I also agree with you that most campers, and especially youth, have endured trauma at the hands of parents and caregivers. This trauma is like something out of a monster movie, and frankly is not always believed by adults who have been fortunate enough to have not experienced this. Studies have shown again and again that our unhoused neighbors suffered from severe trauma which contributes to substance use,, mental illness and being Youth experience their family as too dangerous to live with.

      6th Street Center is an organization committed to helping unhoused youth between the ages of 14 to 24. Their number is 530 894 8808.

  6. Thank you Addison. I do hope there will be the political will among at least three more City Counselors to make substantial improvements in city policy and practice. So many of us are sick at heart with every eviction, yet feel that there is nothing we can do. Thanks for speaking up and lighting this fire. ChicoSol readers – show up at the City Council meeting this Tuesday (tomorrow) and give voice to your concerns. Plus, if you are in any district but Addison’s, urge your council person to get behind making the changes Addison is proposing.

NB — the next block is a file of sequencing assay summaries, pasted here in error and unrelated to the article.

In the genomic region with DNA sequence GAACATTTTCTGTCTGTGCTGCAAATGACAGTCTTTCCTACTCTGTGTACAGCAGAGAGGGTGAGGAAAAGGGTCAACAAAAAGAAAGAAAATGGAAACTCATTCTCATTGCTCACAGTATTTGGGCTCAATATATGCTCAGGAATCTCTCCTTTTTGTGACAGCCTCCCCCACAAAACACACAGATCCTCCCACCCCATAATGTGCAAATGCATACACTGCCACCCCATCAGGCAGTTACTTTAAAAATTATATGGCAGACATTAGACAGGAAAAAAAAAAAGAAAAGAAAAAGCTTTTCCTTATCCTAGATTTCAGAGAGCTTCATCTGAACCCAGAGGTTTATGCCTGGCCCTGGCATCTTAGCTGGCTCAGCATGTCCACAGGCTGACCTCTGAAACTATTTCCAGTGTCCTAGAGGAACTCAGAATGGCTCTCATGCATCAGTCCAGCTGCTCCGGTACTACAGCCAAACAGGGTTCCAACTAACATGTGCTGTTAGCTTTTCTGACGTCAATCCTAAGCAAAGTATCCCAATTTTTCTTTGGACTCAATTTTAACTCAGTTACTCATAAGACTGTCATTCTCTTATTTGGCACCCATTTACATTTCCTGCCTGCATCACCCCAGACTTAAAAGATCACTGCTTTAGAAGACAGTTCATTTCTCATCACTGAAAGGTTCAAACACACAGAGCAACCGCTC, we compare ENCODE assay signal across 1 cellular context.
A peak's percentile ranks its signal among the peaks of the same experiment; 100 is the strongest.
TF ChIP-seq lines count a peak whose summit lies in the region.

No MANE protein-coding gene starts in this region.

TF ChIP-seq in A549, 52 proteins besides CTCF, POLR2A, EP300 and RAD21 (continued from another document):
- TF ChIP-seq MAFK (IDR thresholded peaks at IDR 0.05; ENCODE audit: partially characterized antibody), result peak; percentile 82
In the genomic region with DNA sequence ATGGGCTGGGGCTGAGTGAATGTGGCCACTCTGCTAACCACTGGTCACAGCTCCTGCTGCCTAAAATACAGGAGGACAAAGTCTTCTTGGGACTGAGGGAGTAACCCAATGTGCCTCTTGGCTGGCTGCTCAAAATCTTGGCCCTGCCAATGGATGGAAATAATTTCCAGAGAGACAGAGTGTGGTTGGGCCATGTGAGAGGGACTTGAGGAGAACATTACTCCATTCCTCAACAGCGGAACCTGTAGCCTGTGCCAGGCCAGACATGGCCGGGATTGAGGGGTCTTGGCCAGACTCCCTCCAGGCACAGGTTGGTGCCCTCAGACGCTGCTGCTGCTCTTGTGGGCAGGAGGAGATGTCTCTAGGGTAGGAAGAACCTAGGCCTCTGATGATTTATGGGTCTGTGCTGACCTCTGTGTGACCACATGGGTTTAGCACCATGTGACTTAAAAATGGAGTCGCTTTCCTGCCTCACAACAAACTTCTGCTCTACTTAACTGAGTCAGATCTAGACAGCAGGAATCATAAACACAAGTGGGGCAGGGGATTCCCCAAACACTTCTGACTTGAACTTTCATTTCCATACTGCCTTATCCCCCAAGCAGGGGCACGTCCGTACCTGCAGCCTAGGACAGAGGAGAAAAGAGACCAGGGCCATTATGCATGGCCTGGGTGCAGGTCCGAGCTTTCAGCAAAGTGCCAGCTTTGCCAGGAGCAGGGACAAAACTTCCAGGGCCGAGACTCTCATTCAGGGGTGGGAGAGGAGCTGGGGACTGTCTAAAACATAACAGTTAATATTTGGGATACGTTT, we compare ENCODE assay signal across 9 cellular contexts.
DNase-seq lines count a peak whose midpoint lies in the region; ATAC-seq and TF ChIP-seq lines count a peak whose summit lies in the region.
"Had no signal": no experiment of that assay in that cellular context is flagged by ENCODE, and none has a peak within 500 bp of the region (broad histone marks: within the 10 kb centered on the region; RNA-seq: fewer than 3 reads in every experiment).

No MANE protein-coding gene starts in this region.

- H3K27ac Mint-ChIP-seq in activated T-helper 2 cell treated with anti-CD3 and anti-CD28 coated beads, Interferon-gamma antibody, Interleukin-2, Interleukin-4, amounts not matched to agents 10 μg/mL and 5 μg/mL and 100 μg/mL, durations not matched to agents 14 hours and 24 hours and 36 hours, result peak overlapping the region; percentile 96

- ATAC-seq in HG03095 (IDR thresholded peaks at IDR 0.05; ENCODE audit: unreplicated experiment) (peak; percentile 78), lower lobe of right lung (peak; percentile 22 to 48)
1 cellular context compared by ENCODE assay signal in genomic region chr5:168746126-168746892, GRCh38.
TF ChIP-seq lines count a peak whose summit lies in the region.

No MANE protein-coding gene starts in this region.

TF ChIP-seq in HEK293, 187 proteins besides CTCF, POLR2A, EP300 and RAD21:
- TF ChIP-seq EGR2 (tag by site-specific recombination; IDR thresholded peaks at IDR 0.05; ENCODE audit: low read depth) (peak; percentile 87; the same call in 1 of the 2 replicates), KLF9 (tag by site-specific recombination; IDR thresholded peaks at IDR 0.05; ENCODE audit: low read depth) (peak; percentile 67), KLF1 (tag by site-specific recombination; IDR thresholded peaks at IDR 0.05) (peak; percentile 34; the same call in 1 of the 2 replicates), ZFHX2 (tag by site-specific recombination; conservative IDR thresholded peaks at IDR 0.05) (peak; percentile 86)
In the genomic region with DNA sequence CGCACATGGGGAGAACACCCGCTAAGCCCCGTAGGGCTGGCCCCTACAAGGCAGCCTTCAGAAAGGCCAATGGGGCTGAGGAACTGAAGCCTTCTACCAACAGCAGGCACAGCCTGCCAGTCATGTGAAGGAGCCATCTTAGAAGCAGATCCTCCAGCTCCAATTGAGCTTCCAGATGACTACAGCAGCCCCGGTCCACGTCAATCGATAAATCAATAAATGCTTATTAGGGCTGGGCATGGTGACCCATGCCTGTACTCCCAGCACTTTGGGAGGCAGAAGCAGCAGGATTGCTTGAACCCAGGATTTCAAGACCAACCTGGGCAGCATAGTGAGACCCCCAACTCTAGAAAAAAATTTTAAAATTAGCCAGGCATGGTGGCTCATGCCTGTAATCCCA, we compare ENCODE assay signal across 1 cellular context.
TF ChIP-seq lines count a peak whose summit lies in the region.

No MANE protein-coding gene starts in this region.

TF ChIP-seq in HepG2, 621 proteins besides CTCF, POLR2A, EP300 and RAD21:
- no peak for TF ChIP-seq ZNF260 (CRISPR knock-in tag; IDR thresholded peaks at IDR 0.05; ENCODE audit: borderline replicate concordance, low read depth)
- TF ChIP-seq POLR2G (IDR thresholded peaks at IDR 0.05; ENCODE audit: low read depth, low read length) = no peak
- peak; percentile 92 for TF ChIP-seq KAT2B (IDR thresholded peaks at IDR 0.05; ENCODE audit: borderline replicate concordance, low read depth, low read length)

Chico is many years behind schedule in responding responsibly to this crisis of homelessness. Now is the time for a turn-around!
    Poison – I am so sorry for what you had to endure as a homeless teen. Time for transformation in Chico – thanks Addison, for leading the way from the City Counsel dias!

  7. I have delivered food and water to the camps-Comanche, Wind Chime, Depot Park, and Eaton/Cohasset. There is not a tree growing nor a creek flowing at Eaton/Cohasset. There is no shade, no windbreak. When it rains the dirt becomes mud.
    The dogs run in packs, get pregnant and deliver 6-7 puppies, who join the pack. I have been told some animal group was going to neuter the dogs but before they could do so the dogs were pregnant.